And BTMS is one diverse ingredient!  Its used to make leave-in conditioners, rinse-out conditioners, detanglers, moisturizing creams, cream rinses, skin lotions, skin creams, deep conditioners, and even deodorants/antiperspirants.  If you don’t have a problem with silicones, it can also emulsifier silicone-heavy emulsions too.

My advice is to experiment with BTMS-50 by making 2 ounce testers with various percentages of BTMS50 until you find something which works well for you.

Maybe start with super, super simple emulsions measured in volume:

(2oz total)

BTMS-50 2% (0.04oz = about 1/4 teaspoon)
Water 79% (1.6oz)
Any oil 18% (0.36oz = about 2 teaspoons)
preservative ~ 1%

See where you are with this one. Is it too thick?  Is it too watery? Is it perfect?  If you like it, then you’ve found your basic formula.

Then test:

(2oz total)

BTMS-50 4% (0.08oz = about 1/2 teaspoon)
Water 69% (1.4oz)
Any oil 26% (0.5oz = 1TBSP)
preservative ~1%

See where you are with this one. Is it too thick?  I it too watery? Is it perfect?  If you like it, then you’ve found your basic formula.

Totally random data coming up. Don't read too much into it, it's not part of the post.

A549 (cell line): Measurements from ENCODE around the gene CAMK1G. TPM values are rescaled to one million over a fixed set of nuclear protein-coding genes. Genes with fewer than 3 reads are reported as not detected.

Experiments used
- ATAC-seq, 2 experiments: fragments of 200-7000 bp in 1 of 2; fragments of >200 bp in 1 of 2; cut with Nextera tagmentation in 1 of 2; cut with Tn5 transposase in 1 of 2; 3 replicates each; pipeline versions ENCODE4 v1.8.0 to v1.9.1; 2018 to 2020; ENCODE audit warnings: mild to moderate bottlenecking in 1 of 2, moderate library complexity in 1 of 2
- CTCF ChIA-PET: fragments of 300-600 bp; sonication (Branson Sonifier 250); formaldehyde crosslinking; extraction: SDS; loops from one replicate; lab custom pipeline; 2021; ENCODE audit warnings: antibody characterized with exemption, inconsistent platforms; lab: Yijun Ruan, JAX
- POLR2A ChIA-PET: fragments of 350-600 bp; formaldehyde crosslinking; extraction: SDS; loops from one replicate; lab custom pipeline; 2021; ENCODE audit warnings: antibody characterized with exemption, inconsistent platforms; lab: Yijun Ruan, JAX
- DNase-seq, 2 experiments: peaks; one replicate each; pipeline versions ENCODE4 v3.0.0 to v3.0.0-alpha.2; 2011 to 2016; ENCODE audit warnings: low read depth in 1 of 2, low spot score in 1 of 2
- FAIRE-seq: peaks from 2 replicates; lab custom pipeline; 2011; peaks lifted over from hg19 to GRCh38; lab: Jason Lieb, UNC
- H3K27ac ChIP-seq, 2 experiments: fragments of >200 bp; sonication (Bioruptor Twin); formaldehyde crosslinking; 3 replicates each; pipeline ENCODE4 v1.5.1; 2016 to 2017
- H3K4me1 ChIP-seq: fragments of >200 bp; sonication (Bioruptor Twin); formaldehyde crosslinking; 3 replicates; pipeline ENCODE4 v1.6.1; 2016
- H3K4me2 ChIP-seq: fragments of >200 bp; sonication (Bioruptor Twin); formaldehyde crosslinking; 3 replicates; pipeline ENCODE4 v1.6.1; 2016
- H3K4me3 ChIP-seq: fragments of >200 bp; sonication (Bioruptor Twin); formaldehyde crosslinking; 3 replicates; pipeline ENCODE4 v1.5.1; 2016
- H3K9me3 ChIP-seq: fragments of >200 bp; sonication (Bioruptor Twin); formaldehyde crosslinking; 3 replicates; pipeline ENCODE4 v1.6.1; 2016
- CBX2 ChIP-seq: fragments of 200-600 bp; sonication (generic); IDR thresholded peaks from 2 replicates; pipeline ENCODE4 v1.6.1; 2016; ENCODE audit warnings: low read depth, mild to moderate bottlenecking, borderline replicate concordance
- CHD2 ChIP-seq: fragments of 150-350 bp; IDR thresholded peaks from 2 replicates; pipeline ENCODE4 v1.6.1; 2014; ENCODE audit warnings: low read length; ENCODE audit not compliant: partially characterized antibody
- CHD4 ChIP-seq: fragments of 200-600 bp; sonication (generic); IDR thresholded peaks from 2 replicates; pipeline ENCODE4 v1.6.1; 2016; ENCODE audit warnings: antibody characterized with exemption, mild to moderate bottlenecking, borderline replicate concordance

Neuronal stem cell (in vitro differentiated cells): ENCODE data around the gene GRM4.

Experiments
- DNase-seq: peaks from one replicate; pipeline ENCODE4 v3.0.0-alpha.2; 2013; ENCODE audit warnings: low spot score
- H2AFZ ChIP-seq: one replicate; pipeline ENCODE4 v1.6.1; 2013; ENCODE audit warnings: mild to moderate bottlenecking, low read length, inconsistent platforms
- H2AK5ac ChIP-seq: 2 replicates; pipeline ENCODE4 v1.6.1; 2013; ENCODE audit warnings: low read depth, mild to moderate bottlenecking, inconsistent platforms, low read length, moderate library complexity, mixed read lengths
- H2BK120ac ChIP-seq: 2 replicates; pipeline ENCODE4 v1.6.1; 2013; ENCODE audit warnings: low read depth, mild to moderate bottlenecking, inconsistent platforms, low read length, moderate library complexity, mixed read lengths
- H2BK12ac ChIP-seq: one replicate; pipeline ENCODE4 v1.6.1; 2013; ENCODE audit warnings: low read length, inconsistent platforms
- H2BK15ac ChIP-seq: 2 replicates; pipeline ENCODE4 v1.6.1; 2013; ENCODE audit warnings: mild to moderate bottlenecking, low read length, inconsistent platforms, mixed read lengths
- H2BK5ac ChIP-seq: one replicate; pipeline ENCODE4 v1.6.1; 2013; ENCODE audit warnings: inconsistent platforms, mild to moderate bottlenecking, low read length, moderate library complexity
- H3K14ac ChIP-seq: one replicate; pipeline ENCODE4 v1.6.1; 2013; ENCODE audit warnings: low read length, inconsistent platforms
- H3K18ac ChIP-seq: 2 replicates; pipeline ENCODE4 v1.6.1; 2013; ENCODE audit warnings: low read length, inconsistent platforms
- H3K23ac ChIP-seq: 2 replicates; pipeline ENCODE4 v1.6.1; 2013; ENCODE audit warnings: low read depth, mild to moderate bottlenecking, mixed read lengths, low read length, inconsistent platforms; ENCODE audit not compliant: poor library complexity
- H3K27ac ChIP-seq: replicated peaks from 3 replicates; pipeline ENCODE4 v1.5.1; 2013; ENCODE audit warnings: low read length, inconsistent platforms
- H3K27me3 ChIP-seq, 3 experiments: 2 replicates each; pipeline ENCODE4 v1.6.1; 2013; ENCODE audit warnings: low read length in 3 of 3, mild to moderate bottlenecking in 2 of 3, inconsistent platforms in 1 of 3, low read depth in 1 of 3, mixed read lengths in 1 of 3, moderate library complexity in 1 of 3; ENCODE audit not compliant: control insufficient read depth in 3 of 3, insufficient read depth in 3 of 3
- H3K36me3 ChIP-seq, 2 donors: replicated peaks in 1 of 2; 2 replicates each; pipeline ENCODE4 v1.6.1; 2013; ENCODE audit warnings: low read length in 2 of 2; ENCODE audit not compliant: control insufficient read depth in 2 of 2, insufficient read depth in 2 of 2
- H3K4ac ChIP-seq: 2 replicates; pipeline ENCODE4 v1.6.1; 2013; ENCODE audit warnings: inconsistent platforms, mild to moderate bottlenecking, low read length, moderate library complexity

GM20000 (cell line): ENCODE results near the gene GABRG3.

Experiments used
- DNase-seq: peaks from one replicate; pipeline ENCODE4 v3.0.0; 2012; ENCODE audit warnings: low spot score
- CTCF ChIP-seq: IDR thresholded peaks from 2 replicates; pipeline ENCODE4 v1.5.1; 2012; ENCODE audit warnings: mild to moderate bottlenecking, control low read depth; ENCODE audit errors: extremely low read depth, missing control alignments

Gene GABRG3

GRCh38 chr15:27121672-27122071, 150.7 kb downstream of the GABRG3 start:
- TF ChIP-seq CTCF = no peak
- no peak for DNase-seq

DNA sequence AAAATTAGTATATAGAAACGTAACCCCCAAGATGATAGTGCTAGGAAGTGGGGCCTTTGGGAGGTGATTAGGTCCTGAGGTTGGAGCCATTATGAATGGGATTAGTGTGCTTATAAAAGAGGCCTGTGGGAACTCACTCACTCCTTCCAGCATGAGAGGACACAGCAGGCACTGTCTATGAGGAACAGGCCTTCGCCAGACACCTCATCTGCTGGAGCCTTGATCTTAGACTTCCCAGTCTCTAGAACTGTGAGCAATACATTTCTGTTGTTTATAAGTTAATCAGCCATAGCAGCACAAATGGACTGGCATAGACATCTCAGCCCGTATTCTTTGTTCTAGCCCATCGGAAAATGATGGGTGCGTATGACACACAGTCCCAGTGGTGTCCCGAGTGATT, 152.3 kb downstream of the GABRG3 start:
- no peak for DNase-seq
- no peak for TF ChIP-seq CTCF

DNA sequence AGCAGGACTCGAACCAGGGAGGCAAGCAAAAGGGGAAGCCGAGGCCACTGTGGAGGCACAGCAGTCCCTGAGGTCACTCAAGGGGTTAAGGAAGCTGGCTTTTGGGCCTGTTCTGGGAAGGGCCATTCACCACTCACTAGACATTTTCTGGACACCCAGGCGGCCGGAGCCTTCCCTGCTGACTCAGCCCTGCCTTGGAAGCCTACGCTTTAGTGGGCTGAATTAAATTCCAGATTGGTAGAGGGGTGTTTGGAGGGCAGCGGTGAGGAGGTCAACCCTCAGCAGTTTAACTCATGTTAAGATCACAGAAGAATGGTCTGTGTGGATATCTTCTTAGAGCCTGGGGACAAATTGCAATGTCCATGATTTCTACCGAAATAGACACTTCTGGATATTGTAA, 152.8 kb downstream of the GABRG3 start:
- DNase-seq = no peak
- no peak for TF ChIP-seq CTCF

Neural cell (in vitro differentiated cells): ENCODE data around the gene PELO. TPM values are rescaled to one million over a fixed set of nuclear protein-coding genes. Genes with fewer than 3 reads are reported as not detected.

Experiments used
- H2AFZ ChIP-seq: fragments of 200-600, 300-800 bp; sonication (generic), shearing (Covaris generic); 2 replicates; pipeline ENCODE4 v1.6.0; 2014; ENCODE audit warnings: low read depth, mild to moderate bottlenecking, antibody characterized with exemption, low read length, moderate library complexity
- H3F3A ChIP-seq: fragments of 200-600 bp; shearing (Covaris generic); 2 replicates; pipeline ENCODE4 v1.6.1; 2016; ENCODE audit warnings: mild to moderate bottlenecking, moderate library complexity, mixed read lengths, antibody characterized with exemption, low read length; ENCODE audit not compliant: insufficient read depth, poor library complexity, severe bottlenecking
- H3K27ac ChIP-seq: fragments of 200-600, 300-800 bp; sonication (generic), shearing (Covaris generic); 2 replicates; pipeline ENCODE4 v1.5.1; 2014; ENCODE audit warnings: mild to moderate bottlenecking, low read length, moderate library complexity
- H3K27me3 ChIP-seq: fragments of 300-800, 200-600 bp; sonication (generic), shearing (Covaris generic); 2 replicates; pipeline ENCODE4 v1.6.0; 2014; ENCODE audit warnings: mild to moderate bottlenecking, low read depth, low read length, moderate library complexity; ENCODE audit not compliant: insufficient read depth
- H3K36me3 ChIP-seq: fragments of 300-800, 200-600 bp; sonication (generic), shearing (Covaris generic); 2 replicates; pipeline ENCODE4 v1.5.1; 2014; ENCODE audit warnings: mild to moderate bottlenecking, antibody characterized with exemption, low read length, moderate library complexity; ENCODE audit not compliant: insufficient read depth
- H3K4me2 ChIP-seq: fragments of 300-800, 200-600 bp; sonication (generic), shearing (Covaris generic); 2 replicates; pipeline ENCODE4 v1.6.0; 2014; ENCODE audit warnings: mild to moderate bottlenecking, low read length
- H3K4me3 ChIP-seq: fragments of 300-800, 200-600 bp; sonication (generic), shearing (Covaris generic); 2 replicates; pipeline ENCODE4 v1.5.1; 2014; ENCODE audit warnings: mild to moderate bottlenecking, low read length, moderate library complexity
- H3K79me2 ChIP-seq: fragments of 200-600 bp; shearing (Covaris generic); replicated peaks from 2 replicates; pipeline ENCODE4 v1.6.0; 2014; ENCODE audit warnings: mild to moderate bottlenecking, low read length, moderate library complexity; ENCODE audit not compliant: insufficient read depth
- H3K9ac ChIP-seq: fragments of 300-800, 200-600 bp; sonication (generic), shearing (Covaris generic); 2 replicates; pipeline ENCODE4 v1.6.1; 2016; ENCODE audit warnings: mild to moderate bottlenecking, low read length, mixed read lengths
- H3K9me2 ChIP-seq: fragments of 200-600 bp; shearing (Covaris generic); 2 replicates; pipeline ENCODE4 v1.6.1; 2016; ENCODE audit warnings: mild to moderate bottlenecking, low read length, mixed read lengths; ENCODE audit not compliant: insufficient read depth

BTMS-50 by itself may not be thick enough for you. So move on to testing it with Cetyl alcohol.

(2oz total)

BTMS-50 2% (0.04oz = about 1/4 teaspoon)
Cetyl alcohol 1% (0.02oz = about 1/8 teaspoon)
Water  78% (1.58oz… just use 1.5oz)
Any oil 18% (0.36oz = about 2 teaspoons)
preservative ~1%


Is it too thick?  Is it too watery? Is it perfect?  If you like it, then you’ve found your basic formula.

The best way for me to gauge what I like is by testing, testing, testing. And come at it with a plan so you won’t waste ingredients.  Keep a scrap of paper and a pen next to you to write down what you just added AS YOU’RE DOING IT so the notes will be accurate.

Happy experimenting!

35 thoughts on “BTMS-50 vs BTMS-25: Which one?

  1. Hi there, that means I can still use your formulas above with BTMS25 it will just be less rich in a way, however if I added silk / wheat protein anyways, will still be good right?

  2. Hello! Question: Can Cetyl alcohol be used with BTMS 225? I use BTMS 50 in my lotions and hair products, but they’re so much nicer with Cetyl alcohol. Lotions seem .. I don’t know, maybe fluffier? Lighter? Silkier? Something, but I really like what it contributes.